10 Feb Name That Grain
Incorporating grains into your daily routine is important as they have many health benefits. Besides being loaded with vitamins and fiber, they have been linked to healthier arteries, improvement of gut bacteria, and decreased inflammation. But let’s face it, sometimes it can be boring using the same grains typically found in our cupboards.
I challenge you to break away from your traditional grains and venture into the unknown by incorporating the following exotic grains. Not only will it be a treat for your taste buds, your body will thank you too.
Amaranth: Although technically a seed, Amaranth is still considered a grain. Loaded with fiber, it has been proven to work as a cholesterol-lowering grain. Amaranth is a protein powerhouse and trumps the protein content of most other grains. Just one cup of amaranth contains close to 10 grams of protein. It contains lysine, an essential amino acid missing in most other grains.
Quinoa: Also technically a seed, quinoa is high in magnesium, iron and zinc and is an excellent source of protein. It contains polyphenol antioxidants which may help protect against certain diseases.
Teff: Teff is high in resistant starch, containing dietary fibers which can manage blood sugars, weight and colon health. It’s an excellent source of magnesium and loaded with calcium and iron.
Millet: Naturally a seed, millet is high in protein and has a delicious nutty flavor. It contains B vitamins and minerals and acts as an antioxidant.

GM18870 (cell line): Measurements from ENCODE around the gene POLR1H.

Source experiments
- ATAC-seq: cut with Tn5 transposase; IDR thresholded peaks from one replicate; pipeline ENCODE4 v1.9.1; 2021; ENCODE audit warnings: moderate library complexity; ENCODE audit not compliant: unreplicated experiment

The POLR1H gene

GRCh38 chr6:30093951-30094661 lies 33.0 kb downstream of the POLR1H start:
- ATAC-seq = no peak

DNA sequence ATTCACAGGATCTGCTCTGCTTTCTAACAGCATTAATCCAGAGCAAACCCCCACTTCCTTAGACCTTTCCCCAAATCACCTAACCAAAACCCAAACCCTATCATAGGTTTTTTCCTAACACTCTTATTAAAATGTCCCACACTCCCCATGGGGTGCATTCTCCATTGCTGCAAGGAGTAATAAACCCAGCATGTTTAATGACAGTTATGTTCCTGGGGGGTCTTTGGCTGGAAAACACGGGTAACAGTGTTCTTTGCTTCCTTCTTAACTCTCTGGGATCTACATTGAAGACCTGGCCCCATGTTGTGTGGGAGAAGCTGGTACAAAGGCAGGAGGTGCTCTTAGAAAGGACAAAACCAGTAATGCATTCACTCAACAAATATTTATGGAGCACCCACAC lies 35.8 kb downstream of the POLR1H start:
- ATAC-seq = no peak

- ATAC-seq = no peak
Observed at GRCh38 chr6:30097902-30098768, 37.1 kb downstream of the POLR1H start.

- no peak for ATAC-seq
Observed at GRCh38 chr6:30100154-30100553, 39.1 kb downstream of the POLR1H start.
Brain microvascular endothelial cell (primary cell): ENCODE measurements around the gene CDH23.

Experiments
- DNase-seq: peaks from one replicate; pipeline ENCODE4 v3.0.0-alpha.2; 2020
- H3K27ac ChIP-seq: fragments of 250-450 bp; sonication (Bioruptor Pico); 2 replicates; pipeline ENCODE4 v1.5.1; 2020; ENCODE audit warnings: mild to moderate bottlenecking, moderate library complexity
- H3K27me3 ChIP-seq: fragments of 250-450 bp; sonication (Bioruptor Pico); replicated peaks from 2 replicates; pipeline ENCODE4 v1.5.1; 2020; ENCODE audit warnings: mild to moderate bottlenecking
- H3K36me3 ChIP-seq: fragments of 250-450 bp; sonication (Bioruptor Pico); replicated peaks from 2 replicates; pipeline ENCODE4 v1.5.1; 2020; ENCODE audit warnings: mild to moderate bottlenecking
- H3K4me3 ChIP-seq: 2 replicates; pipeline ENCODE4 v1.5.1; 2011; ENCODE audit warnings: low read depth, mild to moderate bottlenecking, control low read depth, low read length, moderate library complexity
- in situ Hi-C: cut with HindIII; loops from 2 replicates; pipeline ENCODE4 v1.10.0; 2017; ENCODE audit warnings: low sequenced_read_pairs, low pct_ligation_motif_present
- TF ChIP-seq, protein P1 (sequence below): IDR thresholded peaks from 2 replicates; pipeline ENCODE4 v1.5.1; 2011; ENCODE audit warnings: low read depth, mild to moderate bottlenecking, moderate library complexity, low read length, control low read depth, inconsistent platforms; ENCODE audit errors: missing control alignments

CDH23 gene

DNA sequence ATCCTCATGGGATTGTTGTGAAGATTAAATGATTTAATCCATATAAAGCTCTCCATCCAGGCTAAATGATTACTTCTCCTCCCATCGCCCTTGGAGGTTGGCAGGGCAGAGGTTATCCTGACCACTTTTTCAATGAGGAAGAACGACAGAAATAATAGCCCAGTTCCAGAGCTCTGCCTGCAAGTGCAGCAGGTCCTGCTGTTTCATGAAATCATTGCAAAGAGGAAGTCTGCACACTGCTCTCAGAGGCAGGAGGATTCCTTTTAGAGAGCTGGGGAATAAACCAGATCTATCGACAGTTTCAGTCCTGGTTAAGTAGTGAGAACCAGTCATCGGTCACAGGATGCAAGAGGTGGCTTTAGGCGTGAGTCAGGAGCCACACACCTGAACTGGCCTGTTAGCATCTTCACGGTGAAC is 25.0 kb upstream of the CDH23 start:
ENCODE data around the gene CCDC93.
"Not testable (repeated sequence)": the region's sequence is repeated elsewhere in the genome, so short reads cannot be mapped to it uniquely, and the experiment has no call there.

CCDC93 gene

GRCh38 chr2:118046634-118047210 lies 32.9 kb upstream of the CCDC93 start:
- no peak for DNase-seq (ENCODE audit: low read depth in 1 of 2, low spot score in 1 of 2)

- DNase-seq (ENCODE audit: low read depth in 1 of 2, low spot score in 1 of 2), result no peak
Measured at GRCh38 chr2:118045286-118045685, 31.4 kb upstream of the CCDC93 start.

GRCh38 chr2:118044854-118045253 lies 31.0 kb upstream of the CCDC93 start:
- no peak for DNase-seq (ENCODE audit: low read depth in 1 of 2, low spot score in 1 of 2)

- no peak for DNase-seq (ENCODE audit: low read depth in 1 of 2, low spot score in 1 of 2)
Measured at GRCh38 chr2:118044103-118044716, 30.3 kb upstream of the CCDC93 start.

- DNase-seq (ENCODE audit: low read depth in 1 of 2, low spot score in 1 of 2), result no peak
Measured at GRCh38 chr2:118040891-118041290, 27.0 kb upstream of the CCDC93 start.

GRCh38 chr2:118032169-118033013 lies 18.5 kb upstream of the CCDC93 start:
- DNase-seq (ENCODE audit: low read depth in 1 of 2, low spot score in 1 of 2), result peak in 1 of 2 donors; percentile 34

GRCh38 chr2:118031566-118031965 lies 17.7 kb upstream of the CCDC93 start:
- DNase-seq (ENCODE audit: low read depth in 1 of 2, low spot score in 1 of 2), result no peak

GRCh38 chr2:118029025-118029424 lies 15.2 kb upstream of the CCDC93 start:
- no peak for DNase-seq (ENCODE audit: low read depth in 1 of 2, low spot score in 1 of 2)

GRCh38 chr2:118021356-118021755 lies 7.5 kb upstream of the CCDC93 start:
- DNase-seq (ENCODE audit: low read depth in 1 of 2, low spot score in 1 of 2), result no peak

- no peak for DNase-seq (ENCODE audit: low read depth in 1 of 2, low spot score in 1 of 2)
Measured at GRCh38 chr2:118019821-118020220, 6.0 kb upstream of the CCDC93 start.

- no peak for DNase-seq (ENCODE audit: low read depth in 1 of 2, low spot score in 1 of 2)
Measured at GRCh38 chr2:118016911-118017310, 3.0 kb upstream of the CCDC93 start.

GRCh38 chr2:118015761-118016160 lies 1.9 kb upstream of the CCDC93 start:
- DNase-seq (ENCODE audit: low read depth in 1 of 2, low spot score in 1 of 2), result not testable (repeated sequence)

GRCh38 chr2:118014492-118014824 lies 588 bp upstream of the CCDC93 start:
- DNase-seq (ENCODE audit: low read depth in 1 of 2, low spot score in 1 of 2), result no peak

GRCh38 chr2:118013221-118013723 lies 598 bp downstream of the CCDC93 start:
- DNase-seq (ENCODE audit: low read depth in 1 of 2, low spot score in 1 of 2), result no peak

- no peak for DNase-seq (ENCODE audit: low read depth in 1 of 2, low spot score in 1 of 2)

Buckwheat: This gluten free grain is high in essential nutrients such as magnesium, copper, folate and thiamine. Buckwheat contains resistant fiber which is shown to lower blood sugars after meals, and contains tannins and antioxidants which may help ward off cancers.
Wheat berry: Although high in carbohydrates, wheat berry is also high in fiber, vitamins and minerals. It contains Vitamin E and Magnesium in addition to plant estrogens which may reduce risk of developing certain cancers. None of the nutrients in wheat berry are stripped away as the kernel is left intact.
Bulgur: Bulgur acts as a good source of fiber, protein, iron and vitamin B-6. You’ll get 8 to 12 percent of the recommended daily intake of thiamin, niacin, folate and vitamin B-6 in a 1-cup serving of bulgur.
Farro: An excellent form of protein, vitamin B and fiber, this chewy and milk tasting grain contains wheat and is not gluten free like most of these other grains. Farro can be sold whole, semi pearled or pearled, each one losing its fiber content respectively.
Now that you have a better idea of what these grains have to offer, go ahead and try some. Add some to your salad, soup, porridge or baked goods.
The possibilities are endless!
By Adina Cohen, Eat 2 Perform Intern